Red Sox Launch New Spanish-Language Website


20150504 PG8 RedSoxThe Boston Red Sox have launched a new Spanish-language website

The club press release stated that the website will feature  live streaming, game information and recaps, details about community programs, links for purchasing tickets and information about events taking place at Fenway Park.

Nascar Goes with Florida Firm


20150216 Pg8NASCAR has assigned its Hispanic marketing and advertising needs to Florida-based firm, Marca.

Play Ball!


Who knew that the movie “The Sandlot” – celebrating 22 years this month – was way ahead of its time? You see how the main character and the team’s best baseball player, Benny “The Jet” Rodriguez, is Latino. I love that movie. But I had never thought about it in that cultural context.

While the 2015 demographic MLB Opening Day breakdown has yet to be released, 2014 provides an illustration of how diverse MLB is:

“The Dominican Republic again leads the Major Leagues with 83 players born outside the United States. Venezuela ranks second with 59 players, marking its fourth-highest total of all time. Cuba places third with 19 players, setting a new all-time high and surpassing last year’s record high of 15.

Rounding out the totals are Puerto Rico (11); Canada (10); Japan (9), Mexico (9); Curaçao (5, surpassing its previous high of four set in 2009 and 2012); Colombia (4, matching its previous high set last year); Panama (4); Nicaragua (3, matching its previous high set in 2012)

And with Cuban relations easing, we’re bound to see a greater Cuban presence on MLB rosters similar to what we have seen in the Dominican Republic: a greater emphasis on training camps in Cuba.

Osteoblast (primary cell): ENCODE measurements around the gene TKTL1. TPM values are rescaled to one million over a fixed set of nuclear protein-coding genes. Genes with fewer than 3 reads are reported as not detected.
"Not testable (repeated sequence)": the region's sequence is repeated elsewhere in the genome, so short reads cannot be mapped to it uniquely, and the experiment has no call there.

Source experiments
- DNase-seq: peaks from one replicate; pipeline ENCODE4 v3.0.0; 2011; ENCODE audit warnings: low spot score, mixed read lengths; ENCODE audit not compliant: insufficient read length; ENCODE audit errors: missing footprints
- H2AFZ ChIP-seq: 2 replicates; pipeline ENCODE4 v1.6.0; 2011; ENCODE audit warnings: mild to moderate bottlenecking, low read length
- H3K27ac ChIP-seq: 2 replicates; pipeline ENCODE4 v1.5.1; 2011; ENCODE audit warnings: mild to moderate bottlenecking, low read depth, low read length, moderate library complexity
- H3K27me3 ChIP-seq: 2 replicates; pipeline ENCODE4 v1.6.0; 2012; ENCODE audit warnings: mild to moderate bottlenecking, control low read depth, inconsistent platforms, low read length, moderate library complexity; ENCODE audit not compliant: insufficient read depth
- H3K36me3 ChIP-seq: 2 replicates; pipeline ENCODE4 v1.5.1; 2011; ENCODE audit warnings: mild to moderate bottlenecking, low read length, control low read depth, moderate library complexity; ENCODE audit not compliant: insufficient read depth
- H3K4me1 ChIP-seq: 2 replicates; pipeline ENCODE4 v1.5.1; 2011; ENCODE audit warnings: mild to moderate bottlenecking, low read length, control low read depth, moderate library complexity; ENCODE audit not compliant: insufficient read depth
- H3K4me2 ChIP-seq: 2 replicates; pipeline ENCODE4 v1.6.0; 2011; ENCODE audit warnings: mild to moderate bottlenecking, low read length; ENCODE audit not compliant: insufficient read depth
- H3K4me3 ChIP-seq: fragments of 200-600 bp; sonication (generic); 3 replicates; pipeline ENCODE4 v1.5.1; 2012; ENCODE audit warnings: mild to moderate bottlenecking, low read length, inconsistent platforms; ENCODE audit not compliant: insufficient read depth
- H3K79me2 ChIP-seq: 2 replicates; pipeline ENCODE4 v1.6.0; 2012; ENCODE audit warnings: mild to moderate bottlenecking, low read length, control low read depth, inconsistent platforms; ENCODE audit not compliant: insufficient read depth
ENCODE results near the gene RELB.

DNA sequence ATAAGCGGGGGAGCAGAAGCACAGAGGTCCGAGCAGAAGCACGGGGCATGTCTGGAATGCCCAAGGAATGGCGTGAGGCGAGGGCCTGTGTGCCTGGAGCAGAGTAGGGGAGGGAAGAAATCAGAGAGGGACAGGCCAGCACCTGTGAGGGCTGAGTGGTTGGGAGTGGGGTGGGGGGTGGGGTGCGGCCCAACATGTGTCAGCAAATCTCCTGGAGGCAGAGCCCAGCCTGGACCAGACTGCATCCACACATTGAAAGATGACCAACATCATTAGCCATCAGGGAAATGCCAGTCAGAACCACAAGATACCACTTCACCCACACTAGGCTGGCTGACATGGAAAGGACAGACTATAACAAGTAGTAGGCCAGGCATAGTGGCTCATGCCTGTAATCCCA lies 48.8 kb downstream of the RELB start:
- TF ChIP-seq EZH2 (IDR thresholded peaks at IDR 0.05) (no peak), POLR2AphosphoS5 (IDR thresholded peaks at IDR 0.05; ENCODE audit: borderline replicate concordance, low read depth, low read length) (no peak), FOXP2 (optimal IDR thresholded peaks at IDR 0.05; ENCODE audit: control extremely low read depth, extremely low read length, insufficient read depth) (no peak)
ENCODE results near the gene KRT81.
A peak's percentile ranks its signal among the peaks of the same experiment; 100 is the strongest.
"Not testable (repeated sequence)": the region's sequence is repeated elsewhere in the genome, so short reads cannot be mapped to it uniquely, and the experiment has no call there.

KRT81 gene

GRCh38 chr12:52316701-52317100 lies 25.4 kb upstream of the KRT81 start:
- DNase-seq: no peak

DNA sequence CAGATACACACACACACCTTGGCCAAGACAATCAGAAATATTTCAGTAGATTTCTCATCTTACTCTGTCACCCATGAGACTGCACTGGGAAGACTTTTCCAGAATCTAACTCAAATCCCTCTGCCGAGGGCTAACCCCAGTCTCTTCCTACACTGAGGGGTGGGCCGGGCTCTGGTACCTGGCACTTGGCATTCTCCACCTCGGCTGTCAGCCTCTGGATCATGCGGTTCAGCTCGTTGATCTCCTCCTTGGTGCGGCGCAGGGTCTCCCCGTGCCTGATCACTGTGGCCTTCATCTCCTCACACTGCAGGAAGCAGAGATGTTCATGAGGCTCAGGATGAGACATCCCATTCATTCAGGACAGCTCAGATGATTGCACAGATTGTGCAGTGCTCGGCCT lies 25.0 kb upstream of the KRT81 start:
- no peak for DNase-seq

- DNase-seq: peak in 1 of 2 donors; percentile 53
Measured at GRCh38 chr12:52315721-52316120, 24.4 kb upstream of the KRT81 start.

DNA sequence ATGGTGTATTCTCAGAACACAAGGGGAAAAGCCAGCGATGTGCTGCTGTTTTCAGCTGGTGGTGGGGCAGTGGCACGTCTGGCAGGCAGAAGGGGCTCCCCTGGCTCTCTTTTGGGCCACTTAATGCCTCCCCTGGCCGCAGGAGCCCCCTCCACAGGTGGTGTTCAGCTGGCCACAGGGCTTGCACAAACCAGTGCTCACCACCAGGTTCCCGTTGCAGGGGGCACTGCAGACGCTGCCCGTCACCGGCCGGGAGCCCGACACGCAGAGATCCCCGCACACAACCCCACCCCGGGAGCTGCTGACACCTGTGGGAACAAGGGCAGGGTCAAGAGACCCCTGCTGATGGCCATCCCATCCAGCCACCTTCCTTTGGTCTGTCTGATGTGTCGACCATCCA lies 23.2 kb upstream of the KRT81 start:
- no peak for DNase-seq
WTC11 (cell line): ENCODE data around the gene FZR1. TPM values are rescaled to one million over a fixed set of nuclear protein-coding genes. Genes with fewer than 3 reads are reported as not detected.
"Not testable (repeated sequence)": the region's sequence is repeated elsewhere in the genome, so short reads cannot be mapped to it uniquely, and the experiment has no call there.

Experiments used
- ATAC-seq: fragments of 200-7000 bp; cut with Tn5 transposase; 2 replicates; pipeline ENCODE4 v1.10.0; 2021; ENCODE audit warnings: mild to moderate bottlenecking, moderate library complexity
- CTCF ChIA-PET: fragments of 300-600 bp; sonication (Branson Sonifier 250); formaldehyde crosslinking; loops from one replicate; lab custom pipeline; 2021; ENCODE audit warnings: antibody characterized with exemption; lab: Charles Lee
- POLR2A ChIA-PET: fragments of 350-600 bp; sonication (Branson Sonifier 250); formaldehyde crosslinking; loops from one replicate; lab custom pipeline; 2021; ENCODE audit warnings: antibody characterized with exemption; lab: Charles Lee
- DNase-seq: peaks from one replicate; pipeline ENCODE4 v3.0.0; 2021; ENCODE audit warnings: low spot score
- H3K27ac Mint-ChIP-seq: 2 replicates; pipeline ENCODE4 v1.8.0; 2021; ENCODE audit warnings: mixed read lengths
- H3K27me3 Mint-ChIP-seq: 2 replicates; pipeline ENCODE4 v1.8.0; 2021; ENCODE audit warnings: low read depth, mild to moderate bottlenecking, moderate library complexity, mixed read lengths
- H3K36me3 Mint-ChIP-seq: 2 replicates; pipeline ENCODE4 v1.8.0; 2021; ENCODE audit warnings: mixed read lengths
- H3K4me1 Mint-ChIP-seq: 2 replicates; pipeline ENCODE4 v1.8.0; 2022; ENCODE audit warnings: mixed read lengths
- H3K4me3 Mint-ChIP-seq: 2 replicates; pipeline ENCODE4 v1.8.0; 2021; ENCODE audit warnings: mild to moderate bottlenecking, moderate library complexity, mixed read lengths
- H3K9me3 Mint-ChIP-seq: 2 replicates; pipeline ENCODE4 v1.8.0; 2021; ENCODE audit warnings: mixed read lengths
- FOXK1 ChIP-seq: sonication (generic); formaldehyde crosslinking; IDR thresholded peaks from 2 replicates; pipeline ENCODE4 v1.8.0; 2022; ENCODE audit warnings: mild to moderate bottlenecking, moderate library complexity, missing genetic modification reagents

MLB is ahead of its time, as it already (to an extent), exemplifies the estimated U.S. population in 2050. The U.S. Census projects that by 2050, Hispanics will make up about 29% of the total population. Today, 26.9% of MLB players are Hispanic. The biggest difference, however, is that the overwhelming majority of Hispanic MLB players (84%) are foreign born, in stark contrast to the just over 50% of U.S. born Hispanics. With U.S. born Hispanics steadily increasing, MLB will eventually be on par with total population.

Soccer and Hispanics: Not Always the Perfect Match


20150824 PG10 SOCCERHey there brands, not all Hispanics are into soccer. Yes it’s true that there are a lot of Hispanics who love soccer and have a deep passion for it, but there are other ways to form a connection with us. I may be the odd one out since I’d much rather watch an (American) football game or a basketball game, or maybe even a baseball game, than watch a soccer game.

Professional football ranks higher than any other major sport amongst U.S. Hispanics. According to this article on Multicultural Retail 360:

  • Over 65% of Hispanics watch football
  • 29% of them identify as “avid” fans
  • Spanish-dominant Hispanic viewers increased by more than 15% in the past year
  • Last year’s Super Bowl was the highest rated program ever among this segment

Historically, NFL culture has had very few Hispanic players, so Hispanic culture has not been well represented. The NFL is working very hard to change that with Hispanic youth programs and Spanish-language advertising. Because the NFL has a much shorter season than the other major sports, spanning only 16 weeks, it can afford to broadcast all the games in Spanish.

Of the 32 different franchises in the NFL, the Dallas Cowboys consistently have the most Hispanic fans. Part of the reason that they have such a huge Hispanic following is that they have Hispanic Heritage Initiatives that help build a stronger connection with Hispanics. And it doesn’t hurt that Texas shares a border with Mexico. One of the brands that has capitalized on Hispanics’ affinity for the Cowboys is Miller Lite. It’s the official Beer of the Dallas Cowboys, and they target Hispanics extensively in their advertising.

There are millions of Hispanics in the U.S. that didn’t grow up with a soccer ball next to their bed.  Incorporating soccer in every ad campaign that targets Hispanics just to try to establish a connection and pretend that the brand understands Hispanic culture is the new “Piñata.”

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